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Local dermatologist warns of potential harms with some health smartphone apps
Linda Hoang, CTV Edmonton
Published Thursday, January 31, 2013 5:35PM MST
Last Updated Thursday, January 31, 2013 5:44PM MST
A local dermatologist is warning that certain health apps that suggest they can analyze skin lesions and detect skin cancer may hurt more than it helps.
Dr. Mariusz Sapijaszko says the technology could lead to misdiagnosis of lesions.
Sapijaszko has been in the business for 14 years and on Thursday, tested out one of a number of skin cancer smartphone apps on the market, to see just how accurate the results would be.
He analyzed the same mole three times with the app and came up with three different results, something he says is a cause for concern.
“I think that there are so many variables, in terms of the light, the way the light shines, the distance or some other variables that we don’t know that actually changes the result of the test and that's a bit scary,” he said.
“I’m surprised that looking at the same mole we had three different readings… all in a five-minute little trial. So that’s quite concerning.”
Sapijaszko said inaccurate results from these kinds of smartphone apps raises questions about the validity of these applications.
“I think it could potentially create unnecessary anxiety,” Sapijaszko said.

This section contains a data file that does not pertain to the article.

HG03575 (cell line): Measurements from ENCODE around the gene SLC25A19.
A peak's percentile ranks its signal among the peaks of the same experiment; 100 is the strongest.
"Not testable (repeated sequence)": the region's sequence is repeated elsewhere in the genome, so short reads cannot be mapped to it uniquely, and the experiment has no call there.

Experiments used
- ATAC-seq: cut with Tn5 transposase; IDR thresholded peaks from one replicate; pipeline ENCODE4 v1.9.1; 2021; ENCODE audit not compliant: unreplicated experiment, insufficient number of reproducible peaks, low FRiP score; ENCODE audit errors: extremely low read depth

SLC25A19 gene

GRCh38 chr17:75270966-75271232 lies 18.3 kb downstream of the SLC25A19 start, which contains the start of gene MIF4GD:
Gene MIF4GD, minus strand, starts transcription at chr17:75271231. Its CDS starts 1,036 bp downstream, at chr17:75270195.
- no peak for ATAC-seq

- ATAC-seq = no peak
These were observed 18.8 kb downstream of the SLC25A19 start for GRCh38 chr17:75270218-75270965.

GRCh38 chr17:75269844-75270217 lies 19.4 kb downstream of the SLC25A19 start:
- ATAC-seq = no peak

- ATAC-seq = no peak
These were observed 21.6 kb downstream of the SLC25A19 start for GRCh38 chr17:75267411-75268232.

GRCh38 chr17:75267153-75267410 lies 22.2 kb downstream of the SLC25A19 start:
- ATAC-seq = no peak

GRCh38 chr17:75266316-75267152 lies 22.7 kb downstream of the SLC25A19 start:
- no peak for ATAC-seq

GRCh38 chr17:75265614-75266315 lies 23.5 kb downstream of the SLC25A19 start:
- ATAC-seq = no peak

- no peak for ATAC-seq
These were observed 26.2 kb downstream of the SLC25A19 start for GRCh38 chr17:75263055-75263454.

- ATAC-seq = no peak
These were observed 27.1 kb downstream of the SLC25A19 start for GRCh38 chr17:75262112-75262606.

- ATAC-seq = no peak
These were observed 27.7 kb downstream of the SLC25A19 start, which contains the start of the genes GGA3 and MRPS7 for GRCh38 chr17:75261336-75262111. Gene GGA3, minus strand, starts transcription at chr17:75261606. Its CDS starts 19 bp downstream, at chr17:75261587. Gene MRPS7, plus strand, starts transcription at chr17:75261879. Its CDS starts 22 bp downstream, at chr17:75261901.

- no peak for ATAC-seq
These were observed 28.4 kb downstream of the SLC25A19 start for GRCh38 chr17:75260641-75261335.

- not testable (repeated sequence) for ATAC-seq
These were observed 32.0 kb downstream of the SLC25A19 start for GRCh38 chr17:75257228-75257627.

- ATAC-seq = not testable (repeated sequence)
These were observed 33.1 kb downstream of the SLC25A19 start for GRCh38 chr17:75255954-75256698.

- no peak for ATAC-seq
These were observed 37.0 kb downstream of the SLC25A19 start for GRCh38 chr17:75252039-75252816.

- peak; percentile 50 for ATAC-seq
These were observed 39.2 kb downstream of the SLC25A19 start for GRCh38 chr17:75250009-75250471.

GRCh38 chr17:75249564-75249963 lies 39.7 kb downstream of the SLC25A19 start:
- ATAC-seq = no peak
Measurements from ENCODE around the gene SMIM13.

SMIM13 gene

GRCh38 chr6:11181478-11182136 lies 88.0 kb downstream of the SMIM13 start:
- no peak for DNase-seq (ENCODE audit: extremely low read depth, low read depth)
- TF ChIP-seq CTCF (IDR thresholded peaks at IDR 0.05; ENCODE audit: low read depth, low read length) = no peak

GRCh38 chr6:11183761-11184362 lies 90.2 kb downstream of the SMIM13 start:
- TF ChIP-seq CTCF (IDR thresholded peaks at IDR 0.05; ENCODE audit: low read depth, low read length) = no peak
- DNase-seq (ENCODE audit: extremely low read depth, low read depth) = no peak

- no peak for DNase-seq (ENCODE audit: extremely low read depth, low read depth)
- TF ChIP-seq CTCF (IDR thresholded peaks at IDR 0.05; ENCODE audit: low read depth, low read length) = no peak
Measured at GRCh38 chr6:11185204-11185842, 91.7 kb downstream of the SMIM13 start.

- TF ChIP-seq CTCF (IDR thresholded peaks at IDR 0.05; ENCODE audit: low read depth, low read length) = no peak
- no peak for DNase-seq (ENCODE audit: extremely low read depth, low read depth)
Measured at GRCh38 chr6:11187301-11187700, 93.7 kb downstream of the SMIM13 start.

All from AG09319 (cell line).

“You worry about it now and you’re calling your doctor, saying ‘I just realized my mole is irregular, big red flag here, can you have it checked?’ It’s not really giving a sense of security but at the same time it’s creating additional, unnecessary anxiety.”
A recent study published in Jama Dermatology suggests the accuracy of skin apps are concerning as 30 per cent of the time, they incorrectly classify melanomas as normal, something researchers says could mean slower diagnosis of potentially dangerous lesions.
“Although such applications have the potential to improve patient awareness and physician-patient communication, applications that provide any type of medical advice might result in harm to the patient if that advice is incorrect or misleading,” the study reports.
“This risk is of particular concern for economically disadvantaged and uninsured patients. Because a substantial percentage of melanomas are detected initially by patients, the potential effect of such applications on melanoma detection patterns is particularly relevant.”
The study suggests there are more 13,000 health care applications on the market today.
Sapijaszko says while the inexpensive apps can be fun, the technology is still years away from providing an accurate diagnosis.
“This is really for entertainment, for that purpose, maybe okay, but not for real medicine,” he said.
“We’re not at the point where we can substitute a visit to a nurse, doctor or specialize, for your skin or any other illness.”
He adds when it comes to skin conditions, prevention is key.
“Be careful with the sun, avoid tanning beds, just know your skin, know your moles, notice any changes in colour, shape, and size,” Sapijaszko said.
With files from Carmen Leibel